So, we’ve gotten some immediate feedback on Episode 36 and not the sort feedback we expected. Mostly because it feels that the overall intention of the episode was lost except for the single statement Scott made at the end of “if it is one of the bad or stupid ones who abuse or sacrifice animals in the name of some Deity” to call the cops.
I want to include here a copy of the email Tereesa sent to one of our listeners regarding Scott’s comment in the episode. Please, read this and understand that offense was not meant towards those who do engage in sacrifice in a logical non-abusive manner.
While I cannot speak directly for Scott, even though I know where he was coming from with that, I am able to give you my opinion. The key word in that sentence is ABUSE.
I completely understand and agree with the notion of sacrifice being an integral part of certain religious paths. Dawn herself, with Hellenismos, while not doing the actual slaughtering, has used animal parts in sacrifice for her deity in rituals she has held open to the public. This is not the kind of sacrifice we are against.
There is a huge difference between sacrificing a boar in the name of Freyr and hanging a living dog from a tree for nine days in sacrifice to Odin. Where the line needs to be drawn, in my opinion, is between sacrifice, and abuse and suffering. While I respect the Heathen path, and have a very dear friend who is Asatru, you can bet that if I witnessed someone doing something like that, I would feel the need to step in. Our friend would as well, I’m sure. We ourselves have had wild boar for our Yule dinners when we put a Norse spin on the holiday. No, we didn’t do the bloodletting ourselves, as we do not have the means or location to make that work, but the concept was still there. The problem occurs when the line is crossed into cruelty.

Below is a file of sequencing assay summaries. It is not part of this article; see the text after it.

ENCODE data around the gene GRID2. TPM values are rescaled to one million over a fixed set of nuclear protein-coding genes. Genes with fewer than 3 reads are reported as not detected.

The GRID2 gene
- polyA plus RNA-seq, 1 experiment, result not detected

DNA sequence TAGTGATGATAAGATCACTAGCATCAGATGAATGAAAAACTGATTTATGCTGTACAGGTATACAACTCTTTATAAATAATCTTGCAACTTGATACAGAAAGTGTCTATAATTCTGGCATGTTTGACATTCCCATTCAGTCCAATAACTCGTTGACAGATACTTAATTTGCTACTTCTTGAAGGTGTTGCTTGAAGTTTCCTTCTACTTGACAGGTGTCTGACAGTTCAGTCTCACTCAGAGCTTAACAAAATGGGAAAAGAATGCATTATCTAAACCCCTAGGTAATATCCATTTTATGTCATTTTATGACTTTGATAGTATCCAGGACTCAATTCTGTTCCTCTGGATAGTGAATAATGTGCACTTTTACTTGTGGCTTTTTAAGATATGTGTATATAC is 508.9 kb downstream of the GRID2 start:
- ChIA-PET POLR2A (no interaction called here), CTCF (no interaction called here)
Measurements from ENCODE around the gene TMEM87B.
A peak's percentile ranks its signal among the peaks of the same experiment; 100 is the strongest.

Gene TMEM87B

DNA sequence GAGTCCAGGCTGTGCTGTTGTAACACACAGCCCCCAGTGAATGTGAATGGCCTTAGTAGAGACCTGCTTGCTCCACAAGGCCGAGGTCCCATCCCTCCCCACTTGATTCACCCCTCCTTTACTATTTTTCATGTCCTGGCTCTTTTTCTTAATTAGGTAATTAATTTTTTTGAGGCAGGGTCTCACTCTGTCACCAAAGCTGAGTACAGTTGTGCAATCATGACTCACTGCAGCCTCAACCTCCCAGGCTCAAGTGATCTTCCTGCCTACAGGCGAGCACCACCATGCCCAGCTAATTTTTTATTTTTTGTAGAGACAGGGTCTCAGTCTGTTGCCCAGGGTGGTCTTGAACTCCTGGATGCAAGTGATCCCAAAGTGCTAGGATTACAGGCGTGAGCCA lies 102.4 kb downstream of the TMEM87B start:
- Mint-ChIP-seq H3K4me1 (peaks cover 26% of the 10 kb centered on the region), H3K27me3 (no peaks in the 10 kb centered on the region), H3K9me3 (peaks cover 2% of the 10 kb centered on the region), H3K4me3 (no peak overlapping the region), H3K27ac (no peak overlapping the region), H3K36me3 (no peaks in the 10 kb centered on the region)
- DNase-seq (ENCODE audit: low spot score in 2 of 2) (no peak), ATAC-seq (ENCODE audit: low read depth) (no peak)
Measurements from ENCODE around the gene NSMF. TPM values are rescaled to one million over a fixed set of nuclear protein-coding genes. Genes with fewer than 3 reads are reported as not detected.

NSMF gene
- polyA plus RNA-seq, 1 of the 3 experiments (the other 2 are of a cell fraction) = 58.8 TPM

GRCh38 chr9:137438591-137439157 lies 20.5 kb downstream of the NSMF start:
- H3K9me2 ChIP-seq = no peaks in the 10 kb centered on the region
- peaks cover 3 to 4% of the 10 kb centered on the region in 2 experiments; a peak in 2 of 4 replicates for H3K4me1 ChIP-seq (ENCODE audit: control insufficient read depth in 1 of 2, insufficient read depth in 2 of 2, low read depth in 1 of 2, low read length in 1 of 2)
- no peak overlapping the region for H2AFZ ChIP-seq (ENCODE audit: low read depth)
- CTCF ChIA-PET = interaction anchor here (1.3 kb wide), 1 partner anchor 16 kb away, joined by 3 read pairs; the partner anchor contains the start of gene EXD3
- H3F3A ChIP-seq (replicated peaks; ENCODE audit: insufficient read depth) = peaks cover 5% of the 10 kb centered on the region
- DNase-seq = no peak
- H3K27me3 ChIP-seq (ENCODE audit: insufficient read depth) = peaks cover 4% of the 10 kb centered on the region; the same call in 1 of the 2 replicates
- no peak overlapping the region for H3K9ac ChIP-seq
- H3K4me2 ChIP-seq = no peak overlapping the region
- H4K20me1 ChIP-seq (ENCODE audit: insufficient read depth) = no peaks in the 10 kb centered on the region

I am reminded of a story someone once told us about an occurrence in a beef slaughter house. A portion of the plant was set aside for Kosher slaughtering. A specific knife needs to be used to cut the throat. In this case, the knife was so dull that the Rabbi was actually sawing the animals neck. There was no question that the animal was in severe pain and suffering needlessly. The man who worked there and was overseeing the task stepped in with his own blade to end the animal’s suffering, informing the Rabbi that if he wanted to continue to come there again, he better be back with a sharper knife.
What we are referring to, without proper clarification in the cast, are the cults that watch Hollywood movies and take them too far, or who are using religion to authenticate their sadistic natures. Unfortunately, they are out there. Fortunately, I have yet to encounter one personally. But the point was that if I came across someone torturing animals like that, the police would be the first number I would call.
Thank you for pointing out what we should have. All too often we forget that while we have known each other so long and understand what the others say, our listeners don’t have that benefit. We get so relaxed in the studio, as if we are just holding a conversation, that we miss things like this too often. I will make sure we clarify what was meant by that statement in the next podcast.
I felt this needed to be addressed immediately. Sacrifice, in and of itself, is not negative. Actually, in lieu of recording this coming Saturday’s episode on Ownership and Reclaiming, we are going to dedicate the episode to discussion of sacrifice. What it is, what it means, different sorts of sacrifice and so forth. Please send us your feedback and comments regarding sacrifice as we would like information from our listeners as well as our personal opinions. Please feel free to comment on the website or to send us an email to firstname.lastname@example.org